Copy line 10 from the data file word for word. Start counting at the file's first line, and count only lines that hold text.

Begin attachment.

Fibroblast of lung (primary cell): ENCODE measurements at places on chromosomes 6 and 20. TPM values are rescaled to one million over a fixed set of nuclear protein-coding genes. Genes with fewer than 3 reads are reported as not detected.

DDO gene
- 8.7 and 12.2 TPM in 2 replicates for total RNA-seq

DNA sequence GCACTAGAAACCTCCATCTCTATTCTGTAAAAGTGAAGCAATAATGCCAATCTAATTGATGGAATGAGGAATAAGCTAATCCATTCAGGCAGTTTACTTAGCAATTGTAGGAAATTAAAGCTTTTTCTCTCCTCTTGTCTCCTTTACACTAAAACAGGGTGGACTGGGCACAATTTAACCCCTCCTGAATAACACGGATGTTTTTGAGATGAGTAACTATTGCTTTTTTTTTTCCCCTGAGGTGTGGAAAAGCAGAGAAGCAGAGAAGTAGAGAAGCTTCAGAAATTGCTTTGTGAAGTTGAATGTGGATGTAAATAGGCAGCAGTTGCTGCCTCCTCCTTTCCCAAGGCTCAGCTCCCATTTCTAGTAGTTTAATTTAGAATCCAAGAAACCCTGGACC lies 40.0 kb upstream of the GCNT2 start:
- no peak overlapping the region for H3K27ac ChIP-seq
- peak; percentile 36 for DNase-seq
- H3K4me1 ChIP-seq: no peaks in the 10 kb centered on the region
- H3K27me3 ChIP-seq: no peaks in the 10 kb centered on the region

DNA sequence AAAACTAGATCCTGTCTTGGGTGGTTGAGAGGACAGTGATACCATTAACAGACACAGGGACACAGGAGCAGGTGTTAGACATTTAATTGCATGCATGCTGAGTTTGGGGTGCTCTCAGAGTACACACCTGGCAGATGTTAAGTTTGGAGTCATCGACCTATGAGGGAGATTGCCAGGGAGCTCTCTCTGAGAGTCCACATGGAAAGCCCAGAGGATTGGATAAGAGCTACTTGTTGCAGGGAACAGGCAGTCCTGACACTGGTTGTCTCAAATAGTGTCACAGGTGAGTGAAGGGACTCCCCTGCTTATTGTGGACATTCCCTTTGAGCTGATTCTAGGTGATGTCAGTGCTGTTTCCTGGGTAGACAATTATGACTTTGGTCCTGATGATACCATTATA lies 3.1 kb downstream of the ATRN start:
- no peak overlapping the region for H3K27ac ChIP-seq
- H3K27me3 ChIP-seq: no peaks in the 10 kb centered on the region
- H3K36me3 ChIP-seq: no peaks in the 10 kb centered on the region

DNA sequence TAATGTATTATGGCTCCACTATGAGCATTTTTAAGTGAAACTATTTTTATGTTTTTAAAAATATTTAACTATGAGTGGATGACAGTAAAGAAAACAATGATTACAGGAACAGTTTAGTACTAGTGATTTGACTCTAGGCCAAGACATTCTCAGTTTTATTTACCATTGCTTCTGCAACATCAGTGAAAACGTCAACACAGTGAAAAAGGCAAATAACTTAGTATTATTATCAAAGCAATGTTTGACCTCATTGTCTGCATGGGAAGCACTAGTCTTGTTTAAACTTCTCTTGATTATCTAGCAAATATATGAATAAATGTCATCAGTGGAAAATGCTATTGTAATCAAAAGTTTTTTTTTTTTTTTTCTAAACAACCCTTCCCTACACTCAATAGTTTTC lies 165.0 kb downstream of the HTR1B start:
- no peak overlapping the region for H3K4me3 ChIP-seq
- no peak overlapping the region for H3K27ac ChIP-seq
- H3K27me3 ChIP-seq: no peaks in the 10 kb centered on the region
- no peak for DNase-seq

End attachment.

- no peak overlapping the region for H3K27ac ChIP-seq